"Major long-haul flights like Delhi-London and Delhi-Toronto have been hit and we've had to halve their frequencies,"
An official from the civil aviation ministry corroborated the information, saying that the new cabinet secretary Ajit Kumar Seth wanted a briefing on the matter. However, an official release from the airline said that only 26 flights have been curtailed as they have been clubbed or rescheduled as part of commercial reasons, and not due to fuel crunch. "Fuel is not an issue. Enough fuel is available and we are paying the OMCs as mutually agreed upon."
The official release also says that such commercial decisions have been taken because June-September is a lean period for travel, whereas sector experts believe that June is peak travel period and the lean season sets in only from July. According to a direction to the petroleum ministry by the cabinet secretariat in April, oil companies were supposed to supply aviation turbine fuel (ATF) worth Rs 18.5 crore to the ailing carrier for a cash payment of Rs 16 crore until May-end, under a cash and carry arrangement.
"But the government has instructed to us that cash and carry should be strictly followed by oil PSUs and Air India will take only as much fuel as it pays for," a senior official from one of the oil companies told ET.
"Giving any extra credit to the airline means that their outstanding bills of Rs 2,400 crore go on increasing and so the government has instructed us to observe cash and carry arrangement strictly again on Thursday," he added. Subsequently, the oil companies have curtailed this credit of Rs 2.5 crore, which is hitting operations. Air India requires 3,790 kilolitre of jet fuel each day to carry on its operations. But Rs 16 crore can buy only 3,290 kilolitre of ATF, which is 8% less than the total requirement;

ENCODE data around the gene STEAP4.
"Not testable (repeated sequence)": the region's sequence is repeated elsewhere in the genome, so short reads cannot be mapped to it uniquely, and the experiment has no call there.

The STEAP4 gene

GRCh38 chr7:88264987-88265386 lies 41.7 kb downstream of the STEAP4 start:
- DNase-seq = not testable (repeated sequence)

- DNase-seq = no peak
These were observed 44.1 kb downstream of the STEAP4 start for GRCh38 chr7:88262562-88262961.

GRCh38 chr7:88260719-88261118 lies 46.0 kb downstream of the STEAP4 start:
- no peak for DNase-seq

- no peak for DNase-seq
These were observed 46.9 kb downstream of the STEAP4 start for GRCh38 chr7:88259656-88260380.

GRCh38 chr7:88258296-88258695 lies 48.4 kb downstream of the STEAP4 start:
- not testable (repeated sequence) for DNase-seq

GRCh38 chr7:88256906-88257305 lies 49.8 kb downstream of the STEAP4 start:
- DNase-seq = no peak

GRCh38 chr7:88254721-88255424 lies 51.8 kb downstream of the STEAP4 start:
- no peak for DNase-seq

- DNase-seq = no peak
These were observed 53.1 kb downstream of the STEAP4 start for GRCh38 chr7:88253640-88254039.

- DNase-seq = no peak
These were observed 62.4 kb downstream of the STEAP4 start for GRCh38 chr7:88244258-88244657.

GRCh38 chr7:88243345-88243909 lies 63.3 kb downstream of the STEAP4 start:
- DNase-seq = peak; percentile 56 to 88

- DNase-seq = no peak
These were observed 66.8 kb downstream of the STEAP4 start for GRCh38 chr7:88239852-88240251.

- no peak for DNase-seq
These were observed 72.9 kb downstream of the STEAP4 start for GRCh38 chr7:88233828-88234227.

On Wednesday too, Air India bought fuel worth only Rs 16 crore, said an oil company.
Oil PSUs like Indian Oil Corporation (IOC), Bharat Petroleum Corporation Limited (BPCL) and Hindustan Petroleum Corporation (HPCL) had stopped extending fuel on credit to Air India last Friday, when the airline was forced to ground 20 flights. Last December, they had put the ailing carrier on cash-and-carry sales model, but gave upto Rs 18 crore worth of fuel for an upfront payment of Rs 12-13.5 crore.
Air India has a colossal debt of Rs 40,000 crore and accumulated losses of Rs 13,000 crore. The airline earns Rs 36 crore a day, and loses Rs 57 crore, thereby losing Rs 21 crore a day. It has landed itself in the worst debt trap, where it spends all its earnings in repayment of interest on aircraft loans, working capital, aircraft capital and fuel expenses.
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